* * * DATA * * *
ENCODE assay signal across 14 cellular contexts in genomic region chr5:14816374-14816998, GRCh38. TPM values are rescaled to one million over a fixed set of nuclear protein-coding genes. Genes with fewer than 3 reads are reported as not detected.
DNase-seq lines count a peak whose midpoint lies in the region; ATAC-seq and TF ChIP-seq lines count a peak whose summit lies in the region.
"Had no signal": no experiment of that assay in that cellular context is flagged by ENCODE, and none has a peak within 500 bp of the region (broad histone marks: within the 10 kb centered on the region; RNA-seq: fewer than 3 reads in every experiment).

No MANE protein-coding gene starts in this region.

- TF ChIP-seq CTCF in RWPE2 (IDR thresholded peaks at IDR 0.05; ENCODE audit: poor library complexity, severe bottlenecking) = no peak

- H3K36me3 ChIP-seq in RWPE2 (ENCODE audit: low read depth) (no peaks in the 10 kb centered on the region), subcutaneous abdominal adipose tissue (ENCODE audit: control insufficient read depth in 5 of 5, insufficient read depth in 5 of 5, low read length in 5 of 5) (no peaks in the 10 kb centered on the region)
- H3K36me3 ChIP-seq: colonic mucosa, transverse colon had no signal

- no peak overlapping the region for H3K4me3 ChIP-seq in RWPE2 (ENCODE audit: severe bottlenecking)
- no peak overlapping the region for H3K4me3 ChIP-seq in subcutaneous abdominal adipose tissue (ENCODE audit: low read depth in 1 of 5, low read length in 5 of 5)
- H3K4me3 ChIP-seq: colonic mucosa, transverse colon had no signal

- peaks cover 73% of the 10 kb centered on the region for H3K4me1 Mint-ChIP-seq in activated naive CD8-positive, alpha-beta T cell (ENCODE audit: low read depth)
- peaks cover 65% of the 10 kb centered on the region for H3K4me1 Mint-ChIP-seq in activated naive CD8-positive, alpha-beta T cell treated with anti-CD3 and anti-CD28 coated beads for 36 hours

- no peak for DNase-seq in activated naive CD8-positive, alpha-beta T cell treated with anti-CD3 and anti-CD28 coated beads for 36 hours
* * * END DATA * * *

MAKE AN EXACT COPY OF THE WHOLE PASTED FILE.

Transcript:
ENCODE assay signal across 14 cellular contexts in genomic region chr5:14816374-14816998, GRCh38. TPM values are rescaled to one million over a fixed set of nuclear protein-coding genes. Genes with fewer than 3 reads are reported as not detected.
DNase-seq lines count a peak whose midpoint lies in the region; ATAC-seq and TF ChIP-seq lines count a peak whose summit lies in the region.
"Had no signal": no experiment of that assay in that cellular context is flagged by ENCODE, and none has a peak within 500 bp of the region (broad histone marks: within the 10 kb centered on the region; RNA-seq: fewer than 3 reads in every experiment).

No MANE protein-coding gene starts in this region.

- TF ChIP-seq CTCF in RWPE2 (IDR thresholded peaks at IDR 0.05; ENCODE audit: poor library complexity, severe bottlenecking) = no peak

- H3K36me3 ChIP-seq in RWPE2 (ENCODE audit: low read depth) (no peaks in the 10 kb centered on the region), subcutaneous abdominal adipose tissue (ENCODE audit: control insufficient read depth in 5 of 5, insufficient read depth in 5 of 5, low read length in 5 of 5) (no peaks in the 10 kb centered on the region)
- H3K36me3 ChIP-seq: colonic mucosa, transverse colon had no signal

- no peak overlapping the region for H3K4me3 ChIP-seq in RWPE2 (ENCODE audit: severe bottlenecking)
- no peak overlapping the region for H3K4me3 ChIP-seq in subcutaneous abdominal adipose tissue (ENCODE audit: low read depth in 1 of 5, low read length in 5 of 5)
- H3K4me3 ChIP-seq: colonic mucosa, transverse colon had no signal

- peaks cover 73% of the 10 kb centered on the region for H3K4me1 Mint-ChIP-seq in activated naive CD8-positive, alpha-beta T cell (ENCODE audit: low read depth)
- peaks cover 65% of the 10 kb centered on the region for H3K4me1 Mint-ChIP-seq in activated naive CD8-positive, alpha-beta T cell treated with anti-CD3 and anti-CD28 coated beads for 36 hours

- no peak for DNase-seq in activated naive CD8-positive, alpha-beta T cell treated with anti-CD3 and anti-CD28 coated beads for 36 hours